When You Don’t Need a Prenup

Ben asked me a couple of weeks ago, “Do we still have to get a prenup?’ With our wedding soon approaching, he wants to make sure we check off everything on our long to-do list.

Getting a prenup is something he obviously doesn’t want to do. And in true financial planner form, I think it’s something that is essential for us. But as I have said before, the most important part is having an open and honest discussion about it.

We’ve talked about the topic many times before, and I’ve done some more research both online and in discussions with some lawyer friends of mine about whether a prenup would benefit us. It turns out it may not since we have been together for so long and have already comingled most of our assets (including the house we just purchased). 

In addition to having comingled assets, our estate plans currently have all of our assets going to the other as the primary beneficiary, we aren’t planning on having any children, and neither of us are carrying a huge debt load.  Many same-sex couples who have been together a while, but can just now get married, will run into this same issue.

For those of you in that situation or just looking for an excuse not to get a prenup, here are some other circumstances where a prenup may not benefit you:

You Both Come to the Marriage on Equal Footing: A prenup can help protect a much richer person or much poorer person from inequitable treatment should the marriage dissolve. However, couples with fairly equal income, wealth, and education levels shouldn’t run into many problems in the event of a divorce.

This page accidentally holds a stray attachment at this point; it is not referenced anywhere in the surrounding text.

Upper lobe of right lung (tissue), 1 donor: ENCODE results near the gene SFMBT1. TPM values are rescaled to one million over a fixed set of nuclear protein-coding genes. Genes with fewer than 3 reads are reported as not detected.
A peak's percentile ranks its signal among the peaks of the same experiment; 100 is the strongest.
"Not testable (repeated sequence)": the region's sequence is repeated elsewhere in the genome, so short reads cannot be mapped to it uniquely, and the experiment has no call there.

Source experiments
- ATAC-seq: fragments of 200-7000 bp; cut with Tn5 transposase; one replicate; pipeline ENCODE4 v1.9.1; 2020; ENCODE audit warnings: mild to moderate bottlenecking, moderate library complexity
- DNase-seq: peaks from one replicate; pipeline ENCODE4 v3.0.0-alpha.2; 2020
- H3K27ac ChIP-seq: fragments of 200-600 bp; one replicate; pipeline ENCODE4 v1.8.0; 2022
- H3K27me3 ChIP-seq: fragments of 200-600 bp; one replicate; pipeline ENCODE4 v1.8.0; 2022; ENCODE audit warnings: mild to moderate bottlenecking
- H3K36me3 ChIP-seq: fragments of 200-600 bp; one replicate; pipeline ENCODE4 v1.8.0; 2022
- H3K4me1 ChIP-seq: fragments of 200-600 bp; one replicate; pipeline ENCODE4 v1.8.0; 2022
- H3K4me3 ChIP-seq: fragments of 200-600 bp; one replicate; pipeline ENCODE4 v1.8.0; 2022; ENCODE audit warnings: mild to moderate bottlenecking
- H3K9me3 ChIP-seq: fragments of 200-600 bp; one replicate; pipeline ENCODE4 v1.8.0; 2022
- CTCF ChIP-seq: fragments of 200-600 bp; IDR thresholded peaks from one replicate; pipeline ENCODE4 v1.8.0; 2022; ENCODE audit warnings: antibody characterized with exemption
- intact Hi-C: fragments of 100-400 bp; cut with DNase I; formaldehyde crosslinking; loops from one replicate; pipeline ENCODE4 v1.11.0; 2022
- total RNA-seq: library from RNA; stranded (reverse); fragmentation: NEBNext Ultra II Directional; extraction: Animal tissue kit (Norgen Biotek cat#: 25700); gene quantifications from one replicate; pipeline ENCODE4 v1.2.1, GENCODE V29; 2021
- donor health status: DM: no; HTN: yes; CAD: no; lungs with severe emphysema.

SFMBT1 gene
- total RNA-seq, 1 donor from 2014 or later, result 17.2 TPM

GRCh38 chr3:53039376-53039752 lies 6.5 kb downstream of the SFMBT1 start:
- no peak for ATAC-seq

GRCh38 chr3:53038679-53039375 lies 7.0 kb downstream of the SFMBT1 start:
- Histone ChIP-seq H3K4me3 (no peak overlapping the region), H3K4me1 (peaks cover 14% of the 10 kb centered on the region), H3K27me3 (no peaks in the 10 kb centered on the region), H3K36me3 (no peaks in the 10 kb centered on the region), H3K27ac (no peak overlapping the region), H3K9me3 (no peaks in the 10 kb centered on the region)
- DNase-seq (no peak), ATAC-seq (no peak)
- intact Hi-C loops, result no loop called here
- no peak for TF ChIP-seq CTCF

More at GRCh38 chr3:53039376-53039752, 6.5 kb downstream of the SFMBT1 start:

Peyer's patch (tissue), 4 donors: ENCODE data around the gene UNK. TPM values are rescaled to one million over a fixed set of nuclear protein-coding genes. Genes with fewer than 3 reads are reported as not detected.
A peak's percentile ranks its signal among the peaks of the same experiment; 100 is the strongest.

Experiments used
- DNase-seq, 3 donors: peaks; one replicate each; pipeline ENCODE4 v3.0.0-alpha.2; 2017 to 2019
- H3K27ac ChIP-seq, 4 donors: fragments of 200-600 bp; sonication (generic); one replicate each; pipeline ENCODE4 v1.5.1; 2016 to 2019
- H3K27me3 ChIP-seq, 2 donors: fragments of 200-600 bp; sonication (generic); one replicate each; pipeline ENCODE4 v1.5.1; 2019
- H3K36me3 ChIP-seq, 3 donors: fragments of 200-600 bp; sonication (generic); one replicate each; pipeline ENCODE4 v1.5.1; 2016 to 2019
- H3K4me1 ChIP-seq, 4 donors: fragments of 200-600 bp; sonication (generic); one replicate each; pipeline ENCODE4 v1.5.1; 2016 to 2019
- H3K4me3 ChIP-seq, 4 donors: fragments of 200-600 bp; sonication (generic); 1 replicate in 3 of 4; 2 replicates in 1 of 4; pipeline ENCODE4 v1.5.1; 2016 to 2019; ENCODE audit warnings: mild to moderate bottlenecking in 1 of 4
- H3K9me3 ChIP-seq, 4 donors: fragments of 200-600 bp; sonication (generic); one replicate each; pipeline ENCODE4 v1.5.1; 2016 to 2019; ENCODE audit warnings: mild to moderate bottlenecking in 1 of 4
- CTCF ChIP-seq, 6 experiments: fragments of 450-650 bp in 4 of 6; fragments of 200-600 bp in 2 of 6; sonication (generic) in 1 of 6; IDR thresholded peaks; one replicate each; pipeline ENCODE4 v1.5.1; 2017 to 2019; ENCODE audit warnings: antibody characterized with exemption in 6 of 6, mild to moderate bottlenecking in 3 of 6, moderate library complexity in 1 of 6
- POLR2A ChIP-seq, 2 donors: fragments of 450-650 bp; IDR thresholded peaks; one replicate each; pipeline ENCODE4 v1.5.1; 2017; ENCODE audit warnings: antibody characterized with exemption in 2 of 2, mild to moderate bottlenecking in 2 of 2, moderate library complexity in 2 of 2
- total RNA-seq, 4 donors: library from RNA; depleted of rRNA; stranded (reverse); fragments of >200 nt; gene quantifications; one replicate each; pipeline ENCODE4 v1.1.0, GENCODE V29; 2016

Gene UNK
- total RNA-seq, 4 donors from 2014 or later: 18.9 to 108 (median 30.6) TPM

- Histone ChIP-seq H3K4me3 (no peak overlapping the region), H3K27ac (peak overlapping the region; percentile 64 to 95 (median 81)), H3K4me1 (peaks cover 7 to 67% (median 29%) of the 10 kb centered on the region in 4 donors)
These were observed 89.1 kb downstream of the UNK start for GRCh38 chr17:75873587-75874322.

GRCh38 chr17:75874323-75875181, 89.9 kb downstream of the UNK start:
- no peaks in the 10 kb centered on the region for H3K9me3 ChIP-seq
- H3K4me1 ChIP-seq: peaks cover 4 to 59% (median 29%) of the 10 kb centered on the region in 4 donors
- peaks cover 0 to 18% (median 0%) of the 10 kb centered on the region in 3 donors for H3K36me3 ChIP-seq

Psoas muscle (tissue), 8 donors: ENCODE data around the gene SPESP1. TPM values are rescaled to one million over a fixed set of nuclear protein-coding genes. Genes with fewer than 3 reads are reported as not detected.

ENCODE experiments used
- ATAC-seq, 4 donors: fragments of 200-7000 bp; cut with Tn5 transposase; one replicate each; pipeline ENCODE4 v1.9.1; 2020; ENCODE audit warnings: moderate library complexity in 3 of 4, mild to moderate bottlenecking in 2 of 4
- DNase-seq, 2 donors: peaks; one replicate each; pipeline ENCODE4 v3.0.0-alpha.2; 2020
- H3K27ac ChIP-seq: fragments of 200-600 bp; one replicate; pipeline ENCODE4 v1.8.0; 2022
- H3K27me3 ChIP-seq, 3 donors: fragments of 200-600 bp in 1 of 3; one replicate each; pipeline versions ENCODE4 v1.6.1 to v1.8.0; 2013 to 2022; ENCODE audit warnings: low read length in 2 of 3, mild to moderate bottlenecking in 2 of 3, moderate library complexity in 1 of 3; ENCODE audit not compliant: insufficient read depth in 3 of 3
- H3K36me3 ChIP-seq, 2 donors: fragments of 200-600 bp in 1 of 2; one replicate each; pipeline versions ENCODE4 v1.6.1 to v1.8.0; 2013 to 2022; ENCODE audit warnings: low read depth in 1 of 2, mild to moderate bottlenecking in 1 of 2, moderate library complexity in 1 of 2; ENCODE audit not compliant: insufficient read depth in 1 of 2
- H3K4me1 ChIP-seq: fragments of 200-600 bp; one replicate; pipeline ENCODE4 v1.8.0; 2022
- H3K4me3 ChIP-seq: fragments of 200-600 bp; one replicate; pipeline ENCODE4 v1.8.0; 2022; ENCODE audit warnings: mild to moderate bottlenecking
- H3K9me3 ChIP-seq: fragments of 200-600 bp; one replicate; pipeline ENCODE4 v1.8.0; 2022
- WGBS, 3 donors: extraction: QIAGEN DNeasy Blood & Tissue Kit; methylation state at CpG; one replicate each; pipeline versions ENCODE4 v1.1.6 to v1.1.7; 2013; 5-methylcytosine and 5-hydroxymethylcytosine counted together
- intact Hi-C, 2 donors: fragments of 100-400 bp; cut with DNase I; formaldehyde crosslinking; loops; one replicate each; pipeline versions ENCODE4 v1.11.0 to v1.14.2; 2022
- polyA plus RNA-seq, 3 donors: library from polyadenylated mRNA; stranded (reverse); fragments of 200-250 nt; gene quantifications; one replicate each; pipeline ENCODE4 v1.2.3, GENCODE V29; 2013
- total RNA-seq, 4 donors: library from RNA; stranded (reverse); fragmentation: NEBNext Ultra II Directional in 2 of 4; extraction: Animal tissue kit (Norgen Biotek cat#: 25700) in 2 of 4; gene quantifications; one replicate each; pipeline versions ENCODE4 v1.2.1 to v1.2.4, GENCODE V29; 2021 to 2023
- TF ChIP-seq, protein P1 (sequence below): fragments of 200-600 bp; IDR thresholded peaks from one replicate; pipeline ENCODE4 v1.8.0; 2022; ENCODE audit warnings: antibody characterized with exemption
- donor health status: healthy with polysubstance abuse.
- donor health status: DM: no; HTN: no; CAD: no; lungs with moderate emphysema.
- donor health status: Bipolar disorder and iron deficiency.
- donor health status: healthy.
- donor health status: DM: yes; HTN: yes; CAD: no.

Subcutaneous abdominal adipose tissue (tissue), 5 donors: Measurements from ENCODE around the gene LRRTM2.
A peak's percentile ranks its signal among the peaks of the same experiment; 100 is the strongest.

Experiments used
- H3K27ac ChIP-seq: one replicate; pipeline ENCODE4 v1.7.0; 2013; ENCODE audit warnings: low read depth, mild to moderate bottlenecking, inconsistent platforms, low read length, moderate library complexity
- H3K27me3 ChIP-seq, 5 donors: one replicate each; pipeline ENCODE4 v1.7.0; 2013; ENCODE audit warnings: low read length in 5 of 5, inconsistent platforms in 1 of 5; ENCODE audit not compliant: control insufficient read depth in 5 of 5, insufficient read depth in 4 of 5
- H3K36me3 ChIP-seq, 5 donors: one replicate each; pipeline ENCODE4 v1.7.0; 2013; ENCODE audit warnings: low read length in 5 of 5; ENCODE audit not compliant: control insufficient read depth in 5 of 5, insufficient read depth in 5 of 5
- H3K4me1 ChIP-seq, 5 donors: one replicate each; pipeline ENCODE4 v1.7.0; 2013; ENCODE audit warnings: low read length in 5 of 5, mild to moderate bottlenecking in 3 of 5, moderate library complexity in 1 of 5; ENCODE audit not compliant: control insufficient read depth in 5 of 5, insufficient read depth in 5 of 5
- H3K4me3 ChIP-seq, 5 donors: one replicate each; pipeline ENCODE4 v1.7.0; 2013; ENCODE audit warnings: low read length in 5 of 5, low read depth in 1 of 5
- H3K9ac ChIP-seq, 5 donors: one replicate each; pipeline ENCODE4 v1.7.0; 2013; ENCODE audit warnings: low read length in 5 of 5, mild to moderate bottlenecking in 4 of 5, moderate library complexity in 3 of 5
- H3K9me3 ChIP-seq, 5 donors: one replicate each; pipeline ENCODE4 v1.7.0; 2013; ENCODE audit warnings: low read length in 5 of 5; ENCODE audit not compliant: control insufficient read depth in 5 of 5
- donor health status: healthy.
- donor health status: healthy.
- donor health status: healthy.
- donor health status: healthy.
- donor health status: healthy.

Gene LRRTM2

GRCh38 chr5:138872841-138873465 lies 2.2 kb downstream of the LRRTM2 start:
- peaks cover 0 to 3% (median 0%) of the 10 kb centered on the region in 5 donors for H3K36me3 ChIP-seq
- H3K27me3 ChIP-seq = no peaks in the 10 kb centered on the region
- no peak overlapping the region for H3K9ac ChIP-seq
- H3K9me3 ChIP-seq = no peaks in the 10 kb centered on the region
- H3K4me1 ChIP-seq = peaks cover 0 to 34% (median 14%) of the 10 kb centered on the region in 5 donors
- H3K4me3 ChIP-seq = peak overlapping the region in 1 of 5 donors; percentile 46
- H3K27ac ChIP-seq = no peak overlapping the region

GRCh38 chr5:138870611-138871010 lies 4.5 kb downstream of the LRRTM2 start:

Neither of You Have Much In Assets: If your not coming to the marriage with much in the first place, there is not much for you to protect. Additionally, many states have also already adopted the concept that what was acquired up to the marriage by each individual stays separate property.

You Want to Split Everything Evenly: One of my main arguments of getting a prenup was making sure that Ben was treated fairly if something should happen to the marriage. My rationale was that I’m more likely to do that now in a time of love, rather than in the midst of a hostile divorce. To that point, many courts are adopting simple formulas for a division of assets, which would like lead to a fair splitting.

We still haven’t decided yet whether we’re going to proceed with getting a prenup. But I’m less certain than I was before, especially If the prenup won’t actually benefit either of us. We could spend the extra $1000-$2000 on something much more fun.

I’ll definitely keep you posted of the outcome.